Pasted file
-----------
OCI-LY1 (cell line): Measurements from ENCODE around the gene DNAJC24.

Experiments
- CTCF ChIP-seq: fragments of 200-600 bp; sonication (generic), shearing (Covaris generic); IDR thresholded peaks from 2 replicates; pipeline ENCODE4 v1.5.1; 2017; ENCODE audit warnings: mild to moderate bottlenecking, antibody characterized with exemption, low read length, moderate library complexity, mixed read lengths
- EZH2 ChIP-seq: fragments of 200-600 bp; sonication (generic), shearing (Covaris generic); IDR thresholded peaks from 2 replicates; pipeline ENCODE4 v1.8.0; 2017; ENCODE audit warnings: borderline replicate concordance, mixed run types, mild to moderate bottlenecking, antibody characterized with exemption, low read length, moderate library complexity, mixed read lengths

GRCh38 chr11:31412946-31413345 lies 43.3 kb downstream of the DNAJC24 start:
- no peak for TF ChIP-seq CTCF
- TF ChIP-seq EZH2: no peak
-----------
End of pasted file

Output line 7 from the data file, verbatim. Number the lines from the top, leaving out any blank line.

- TF ChIP-seq EZH2: no peak